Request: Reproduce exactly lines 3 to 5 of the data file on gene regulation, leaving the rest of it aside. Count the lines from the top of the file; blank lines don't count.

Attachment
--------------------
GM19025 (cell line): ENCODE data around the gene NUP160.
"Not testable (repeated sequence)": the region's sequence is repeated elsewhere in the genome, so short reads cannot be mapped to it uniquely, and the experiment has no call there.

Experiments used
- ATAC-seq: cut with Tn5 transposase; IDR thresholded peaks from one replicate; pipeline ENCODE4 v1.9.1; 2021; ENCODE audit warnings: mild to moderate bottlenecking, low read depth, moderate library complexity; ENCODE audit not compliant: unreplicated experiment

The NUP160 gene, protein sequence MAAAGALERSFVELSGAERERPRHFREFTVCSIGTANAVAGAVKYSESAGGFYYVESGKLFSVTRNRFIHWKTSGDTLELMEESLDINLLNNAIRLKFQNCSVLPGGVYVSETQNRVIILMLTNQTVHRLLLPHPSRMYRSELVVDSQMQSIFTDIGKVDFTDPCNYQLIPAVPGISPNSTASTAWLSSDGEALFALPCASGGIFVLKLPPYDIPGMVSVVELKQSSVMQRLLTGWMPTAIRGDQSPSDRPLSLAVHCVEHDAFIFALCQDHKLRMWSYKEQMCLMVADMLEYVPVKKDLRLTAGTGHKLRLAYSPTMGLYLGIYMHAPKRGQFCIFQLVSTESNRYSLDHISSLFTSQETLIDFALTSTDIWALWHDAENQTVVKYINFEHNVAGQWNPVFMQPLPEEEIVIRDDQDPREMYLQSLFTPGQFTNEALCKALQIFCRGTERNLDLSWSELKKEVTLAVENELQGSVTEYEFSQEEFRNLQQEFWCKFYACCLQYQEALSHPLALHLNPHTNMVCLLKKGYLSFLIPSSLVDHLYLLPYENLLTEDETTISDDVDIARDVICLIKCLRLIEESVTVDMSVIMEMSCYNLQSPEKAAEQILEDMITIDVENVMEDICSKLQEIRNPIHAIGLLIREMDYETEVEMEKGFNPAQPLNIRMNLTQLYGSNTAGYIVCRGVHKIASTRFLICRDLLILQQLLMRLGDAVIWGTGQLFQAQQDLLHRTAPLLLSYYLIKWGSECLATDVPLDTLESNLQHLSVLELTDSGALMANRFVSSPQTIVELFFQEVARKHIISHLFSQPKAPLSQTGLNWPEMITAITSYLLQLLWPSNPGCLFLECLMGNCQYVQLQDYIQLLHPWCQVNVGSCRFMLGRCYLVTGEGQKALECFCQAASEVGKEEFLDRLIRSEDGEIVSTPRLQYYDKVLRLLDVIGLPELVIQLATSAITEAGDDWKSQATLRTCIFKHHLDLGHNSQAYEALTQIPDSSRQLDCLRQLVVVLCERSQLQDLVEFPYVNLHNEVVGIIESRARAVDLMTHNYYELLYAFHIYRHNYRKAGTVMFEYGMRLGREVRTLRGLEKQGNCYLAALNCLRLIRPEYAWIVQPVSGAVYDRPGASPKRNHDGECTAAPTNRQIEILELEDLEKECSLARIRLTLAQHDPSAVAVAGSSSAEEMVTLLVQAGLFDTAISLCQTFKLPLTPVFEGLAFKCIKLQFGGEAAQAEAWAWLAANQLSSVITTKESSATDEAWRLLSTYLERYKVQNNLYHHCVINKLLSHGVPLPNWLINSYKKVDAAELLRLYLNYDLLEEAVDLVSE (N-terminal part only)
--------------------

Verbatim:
Experiments used
- ATAC-seq: cut with Tn5 transposase; IDR thresholded peaks from one replicate; pipeline ENCODE4 v1.9.1; 2021; ENCODE audit warnings: mild to moderate bottlenecking, low read depth, moderate library complexity; ENCODE audit not compliant: unreplicated experiment

The NUP160 gene, protein sequence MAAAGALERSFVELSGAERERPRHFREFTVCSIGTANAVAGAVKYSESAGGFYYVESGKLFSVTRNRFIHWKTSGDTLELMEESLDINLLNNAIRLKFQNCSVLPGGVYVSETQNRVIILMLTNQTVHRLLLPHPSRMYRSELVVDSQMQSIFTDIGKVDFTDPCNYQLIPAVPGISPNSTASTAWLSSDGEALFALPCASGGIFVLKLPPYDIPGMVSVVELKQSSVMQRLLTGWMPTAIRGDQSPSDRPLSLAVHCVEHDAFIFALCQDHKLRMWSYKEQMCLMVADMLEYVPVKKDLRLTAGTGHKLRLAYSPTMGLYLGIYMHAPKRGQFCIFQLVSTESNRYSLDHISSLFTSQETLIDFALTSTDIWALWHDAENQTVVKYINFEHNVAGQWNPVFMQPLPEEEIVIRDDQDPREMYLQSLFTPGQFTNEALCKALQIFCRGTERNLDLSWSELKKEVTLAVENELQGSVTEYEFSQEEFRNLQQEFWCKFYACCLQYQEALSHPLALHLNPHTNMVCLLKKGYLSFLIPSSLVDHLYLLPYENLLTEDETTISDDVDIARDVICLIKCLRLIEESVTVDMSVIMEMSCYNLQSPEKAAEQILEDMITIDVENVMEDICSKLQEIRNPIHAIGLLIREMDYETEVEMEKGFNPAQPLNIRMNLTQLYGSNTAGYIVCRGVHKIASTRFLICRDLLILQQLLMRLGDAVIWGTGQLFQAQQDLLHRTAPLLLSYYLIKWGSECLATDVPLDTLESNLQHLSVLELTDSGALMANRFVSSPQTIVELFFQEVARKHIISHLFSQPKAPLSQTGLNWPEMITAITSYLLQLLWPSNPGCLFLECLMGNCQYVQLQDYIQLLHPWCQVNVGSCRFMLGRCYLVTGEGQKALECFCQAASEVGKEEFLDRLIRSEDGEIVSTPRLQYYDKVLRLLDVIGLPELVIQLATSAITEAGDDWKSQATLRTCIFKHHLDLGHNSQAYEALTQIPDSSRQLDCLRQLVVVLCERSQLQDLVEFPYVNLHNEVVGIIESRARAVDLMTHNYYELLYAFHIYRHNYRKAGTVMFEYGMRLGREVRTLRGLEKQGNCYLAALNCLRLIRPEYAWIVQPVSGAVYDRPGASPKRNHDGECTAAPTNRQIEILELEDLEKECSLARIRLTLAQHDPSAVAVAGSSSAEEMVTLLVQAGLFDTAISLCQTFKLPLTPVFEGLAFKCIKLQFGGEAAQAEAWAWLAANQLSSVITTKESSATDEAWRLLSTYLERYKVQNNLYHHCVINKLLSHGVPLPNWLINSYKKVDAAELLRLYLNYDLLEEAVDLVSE (N-terminal part only)